Tuesday, April 27, 2004

HEU hurting patients with a futile strike

VICTORIA - Health care workers have blundered into a strike they can't win.
The Hospital Employees' Union has forgotten that bargaining is about getting the best deal possible at the time. It's not about waging a political war, or staging a desperate 'Remember the Alamo' last stand. It's about doing the best you can and surviving to fight another day.
HEU members have a right to be angry. Premier Gordon Campbell told them he wouldn't rip up contracts, and then he did. He said workers in the health care system have nothing to fear from the Liberals, and then cleared the way for thousands of them to be fired and replaced with new people working for much lower wages. Health care workers feel they were lied to and misled by Campbell, and that they are being mistreated.
But their anger has apparently blinded them to reality.
The union's big issue is job security. By ripping up their contracts the government set the stage for wide scale privatization. HEU members have provided cleaning services for hospitals, for example, with pay scales of up to $19 an hour and generous benefits.
Now health authorities have been signing contracts with private companies to provide the same services, and firing the HEU workers. The new employer - in most cases helped by a sweetheart contract signed with the IWA before a single worker is hired - pays about $12 an hour, with few benefits.
So far about 5,000 jobs have been lost to contracting out. Another 10,000 of the union's 43,000 members face the same fate.
It's rough treatment, and a fundamental betrayal.
But the union members had a chance to soften the blow last year. Their leadership and the government negotiated an agreement that would have limited the job losses to 5,600 and extended the contract. In return the union would have seen wages rolled back by up to $1 an hour and granted other concessions.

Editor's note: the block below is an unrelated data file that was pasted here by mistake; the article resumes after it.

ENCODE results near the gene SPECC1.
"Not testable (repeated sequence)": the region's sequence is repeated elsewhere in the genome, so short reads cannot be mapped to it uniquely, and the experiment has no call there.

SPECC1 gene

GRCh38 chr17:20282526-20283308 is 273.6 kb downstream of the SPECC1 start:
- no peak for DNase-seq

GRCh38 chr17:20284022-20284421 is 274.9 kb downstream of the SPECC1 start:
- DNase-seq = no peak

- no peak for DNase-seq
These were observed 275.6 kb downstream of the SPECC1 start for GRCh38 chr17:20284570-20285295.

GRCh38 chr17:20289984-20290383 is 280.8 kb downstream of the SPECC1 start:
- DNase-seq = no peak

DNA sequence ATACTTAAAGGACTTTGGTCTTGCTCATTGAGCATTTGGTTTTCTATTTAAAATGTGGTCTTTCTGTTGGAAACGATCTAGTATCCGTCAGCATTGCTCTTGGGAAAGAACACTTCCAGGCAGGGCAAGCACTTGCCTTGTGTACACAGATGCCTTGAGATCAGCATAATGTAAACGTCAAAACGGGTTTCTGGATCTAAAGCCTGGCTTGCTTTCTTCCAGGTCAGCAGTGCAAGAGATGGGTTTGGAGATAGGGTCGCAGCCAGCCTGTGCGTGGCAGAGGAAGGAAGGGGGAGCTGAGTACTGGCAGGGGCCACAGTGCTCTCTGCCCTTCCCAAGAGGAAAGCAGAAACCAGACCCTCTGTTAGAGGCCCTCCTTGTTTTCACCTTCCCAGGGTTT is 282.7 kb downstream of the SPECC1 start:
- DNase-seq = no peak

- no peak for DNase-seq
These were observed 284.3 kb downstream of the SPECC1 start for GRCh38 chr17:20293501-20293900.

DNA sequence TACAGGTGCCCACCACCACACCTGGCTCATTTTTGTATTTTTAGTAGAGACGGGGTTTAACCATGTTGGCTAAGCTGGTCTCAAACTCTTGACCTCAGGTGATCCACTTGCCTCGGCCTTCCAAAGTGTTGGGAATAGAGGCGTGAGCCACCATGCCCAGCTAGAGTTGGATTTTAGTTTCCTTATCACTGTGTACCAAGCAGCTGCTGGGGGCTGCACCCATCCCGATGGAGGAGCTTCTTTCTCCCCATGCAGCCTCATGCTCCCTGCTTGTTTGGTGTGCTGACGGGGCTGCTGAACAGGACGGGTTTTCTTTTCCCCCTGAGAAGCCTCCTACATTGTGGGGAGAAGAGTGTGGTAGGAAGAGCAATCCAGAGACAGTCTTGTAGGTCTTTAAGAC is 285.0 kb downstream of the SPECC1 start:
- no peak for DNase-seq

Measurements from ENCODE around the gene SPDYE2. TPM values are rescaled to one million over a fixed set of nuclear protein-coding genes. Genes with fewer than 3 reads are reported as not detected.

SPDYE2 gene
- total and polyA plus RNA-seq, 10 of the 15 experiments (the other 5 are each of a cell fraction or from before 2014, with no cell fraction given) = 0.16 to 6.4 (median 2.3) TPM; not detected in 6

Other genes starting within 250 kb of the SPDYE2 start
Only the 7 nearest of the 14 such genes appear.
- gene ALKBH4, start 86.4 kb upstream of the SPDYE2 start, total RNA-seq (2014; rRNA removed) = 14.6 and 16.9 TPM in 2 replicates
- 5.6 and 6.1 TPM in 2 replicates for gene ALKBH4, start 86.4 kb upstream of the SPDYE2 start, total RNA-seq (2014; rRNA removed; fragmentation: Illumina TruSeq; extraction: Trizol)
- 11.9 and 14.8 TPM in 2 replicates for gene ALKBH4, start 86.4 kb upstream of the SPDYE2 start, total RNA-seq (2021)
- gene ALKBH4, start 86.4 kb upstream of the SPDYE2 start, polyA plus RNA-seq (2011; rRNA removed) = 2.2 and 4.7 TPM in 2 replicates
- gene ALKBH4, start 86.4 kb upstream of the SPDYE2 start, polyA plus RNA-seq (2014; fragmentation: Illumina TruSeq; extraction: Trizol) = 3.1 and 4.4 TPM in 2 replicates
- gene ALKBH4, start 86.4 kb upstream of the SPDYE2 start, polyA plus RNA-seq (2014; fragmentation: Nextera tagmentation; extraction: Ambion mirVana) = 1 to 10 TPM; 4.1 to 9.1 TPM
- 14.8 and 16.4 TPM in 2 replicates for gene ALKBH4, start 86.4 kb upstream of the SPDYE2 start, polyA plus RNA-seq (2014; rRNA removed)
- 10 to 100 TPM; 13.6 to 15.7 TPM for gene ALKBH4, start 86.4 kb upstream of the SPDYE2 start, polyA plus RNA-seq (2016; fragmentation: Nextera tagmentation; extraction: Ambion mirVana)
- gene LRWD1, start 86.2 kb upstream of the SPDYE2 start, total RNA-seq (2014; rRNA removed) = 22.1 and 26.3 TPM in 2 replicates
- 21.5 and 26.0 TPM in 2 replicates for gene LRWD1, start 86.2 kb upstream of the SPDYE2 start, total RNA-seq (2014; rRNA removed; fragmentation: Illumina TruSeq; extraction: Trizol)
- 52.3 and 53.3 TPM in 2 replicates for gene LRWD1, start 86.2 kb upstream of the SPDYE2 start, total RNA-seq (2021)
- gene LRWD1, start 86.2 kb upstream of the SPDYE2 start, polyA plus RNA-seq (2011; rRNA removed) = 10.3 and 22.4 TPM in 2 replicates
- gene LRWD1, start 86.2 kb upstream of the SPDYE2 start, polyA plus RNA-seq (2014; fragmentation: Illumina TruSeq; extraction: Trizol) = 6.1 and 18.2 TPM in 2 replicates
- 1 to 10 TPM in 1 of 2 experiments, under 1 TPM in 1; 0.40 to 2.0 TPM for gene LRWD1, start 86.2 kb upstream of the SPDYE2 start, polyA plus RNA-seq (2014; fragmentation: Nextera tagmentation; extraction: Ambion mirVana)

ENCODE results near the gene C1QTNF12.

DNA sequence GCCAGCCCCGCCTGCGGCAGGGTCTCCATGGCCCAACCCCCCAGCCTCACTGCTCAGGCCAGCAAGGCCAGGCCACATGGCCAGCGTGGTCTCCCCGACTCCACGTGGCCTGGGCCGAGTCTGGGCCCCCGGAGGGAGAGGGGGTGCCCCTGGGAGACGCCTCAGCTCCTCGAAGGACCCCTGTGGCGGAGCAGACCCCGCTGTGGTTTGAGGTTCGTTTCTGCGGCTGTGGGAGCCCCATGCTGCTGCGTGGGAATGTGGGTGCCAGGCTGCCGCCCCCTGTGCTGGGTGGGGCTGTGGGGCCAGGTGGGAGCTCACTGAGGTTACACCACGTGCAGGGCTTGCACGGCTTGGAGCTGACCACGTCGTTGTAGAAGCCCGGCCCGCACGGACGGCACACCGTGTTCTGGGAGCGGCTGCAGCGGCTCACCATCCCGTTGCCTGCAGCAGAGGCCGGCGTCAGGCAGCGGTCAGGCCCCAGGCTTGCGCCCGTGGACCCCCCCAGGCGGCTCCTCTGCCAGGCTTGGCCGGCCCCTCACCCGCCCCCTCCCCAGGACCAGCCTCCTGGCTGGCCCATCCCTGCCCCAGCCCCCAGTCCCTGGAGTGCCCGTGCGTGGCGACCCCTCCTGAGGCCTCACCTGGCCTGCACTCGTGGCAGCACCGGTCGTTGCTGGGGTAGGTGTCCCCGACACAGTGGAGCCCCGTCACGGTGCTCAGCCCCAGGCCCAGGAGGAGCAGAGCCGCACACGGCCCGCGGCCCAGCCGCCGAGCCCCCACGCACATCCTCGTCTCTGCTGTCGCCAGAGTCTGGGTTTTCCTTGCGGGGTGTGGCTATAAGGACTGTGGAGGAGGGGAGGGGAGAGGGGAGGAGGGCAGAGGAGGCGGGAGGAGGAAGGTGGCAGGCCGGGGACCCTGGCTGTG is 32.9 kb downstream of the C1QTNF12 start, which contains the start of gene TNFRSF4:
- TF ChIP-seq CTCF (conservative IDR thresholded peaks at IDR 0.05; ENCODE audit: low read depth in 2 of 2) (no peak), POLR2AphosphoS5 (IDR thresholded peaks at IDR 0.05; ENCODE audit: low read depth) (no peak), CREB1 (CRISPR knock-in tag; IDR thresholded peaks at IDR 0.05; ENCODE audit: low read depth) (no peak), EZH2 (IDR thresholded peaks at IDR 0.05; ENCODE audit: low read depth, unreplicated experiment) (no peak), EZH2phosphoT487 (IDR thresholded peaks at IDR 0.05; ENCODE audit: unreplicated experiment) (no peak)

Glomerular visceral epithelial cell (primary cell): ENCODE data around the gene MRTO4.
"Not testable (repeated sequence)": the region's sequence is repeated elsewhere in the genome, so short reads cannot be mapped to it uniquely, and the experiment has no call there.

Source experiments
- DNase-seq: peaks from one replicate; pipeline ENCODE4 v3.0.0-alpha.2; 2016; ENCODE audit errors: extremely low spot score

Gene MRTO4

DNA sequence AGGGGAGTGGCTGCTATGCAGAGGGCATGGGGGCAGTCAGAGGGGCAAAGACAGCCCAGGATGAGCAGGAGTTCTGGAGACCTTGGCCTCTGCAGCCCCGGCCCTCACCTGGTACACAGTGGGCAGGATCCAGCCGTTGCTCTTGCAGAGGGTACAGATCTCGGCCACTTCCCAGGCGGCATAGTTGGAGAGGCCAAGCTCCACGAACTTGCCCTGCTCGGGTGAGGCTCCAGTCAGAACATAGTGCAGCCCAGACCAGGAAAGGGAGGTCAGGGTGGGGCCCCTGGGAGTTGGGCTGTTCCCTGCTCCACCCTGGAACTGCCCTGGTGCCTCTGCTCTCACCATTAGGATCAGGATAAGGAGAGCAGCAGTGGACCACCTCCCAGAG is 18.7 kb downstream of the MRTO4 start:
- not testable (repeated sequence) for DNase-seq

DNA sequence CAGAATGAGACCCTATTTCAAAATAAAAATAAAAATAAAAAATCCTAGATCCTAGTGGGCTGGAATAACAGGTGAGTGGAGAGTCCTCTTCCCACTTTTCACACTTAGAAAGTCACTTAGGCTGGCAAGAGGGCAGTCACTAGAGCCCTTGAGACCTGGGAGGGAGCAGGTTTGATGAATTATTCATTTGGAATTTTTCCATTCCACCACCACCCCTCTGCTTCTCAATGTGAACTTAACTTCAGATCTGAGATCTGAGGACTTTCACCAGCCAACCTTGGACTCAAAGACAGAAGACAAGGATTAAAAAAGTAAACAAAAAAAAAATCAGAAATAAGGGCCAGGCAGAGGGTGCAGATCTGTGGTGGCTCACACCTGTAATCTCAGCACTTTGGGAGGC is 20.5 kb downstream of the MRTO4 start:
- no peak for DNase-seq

The HEU brass recommended the deal, but 57 per cent of the members who voted turned the deal down.
That was a big mistake.
Now the union is on strike, seeking cost of living increases. The employers want concessions that would cut costs by an average $6,000 per employee and is pressing ahead with layoffs. And when the government ends the strike - as it will within days - the imposed settlement will be much closer to the employers' proposals.
The current contracts are too generous. Pay levels are the highest in Canada, in some cases significantly higher than other provinces. (Laundry workers in B.C. have a top rate of $18.65 an hour; the rate is nine per cent higher than Ontario and 44 per cent higher than Alberta.) The work week is 36 hours (increasing that to 37.5 hours, without increasing pay, would save $70 million a year). The union contract calls for seven weeks' vacation after 20 years, and nine weeks after 29.
The contracts are a symptom of our broken system of health care labour relations. During the NDP years, unions had little reason to compromise because they knew that job action would likely be resolved through a favourable settlement. Now employers have little reason to compromise, because they know that they'll come out the winners.
It's a system that hurts patients and leads to constant turmoil.
The HEU should have learned from other unions like the BCGEU, which treated recent contract talks as an exercise in damage control. They accepted some concessions, rolled over the current contracts and won continued job security for all members. That was a prudent course, (especially given poll results that show the NDP leading the Liberals).
It's not too late for that approach, especially if the Liberals offer the union a face-saving way out. The NDP proposes a freeze on new layoffs for 90 days and a mandatory return to bargaining. Some variation on that approach could provide at least the chance for a solution.
Footnote: What would Carole James do? The NDP now has a chance of forming the next government. If the NDP is elected in 14 months, will she anger union members by leaving wages at reduced levels, or put hundreds of millions back into the health budget for wages?

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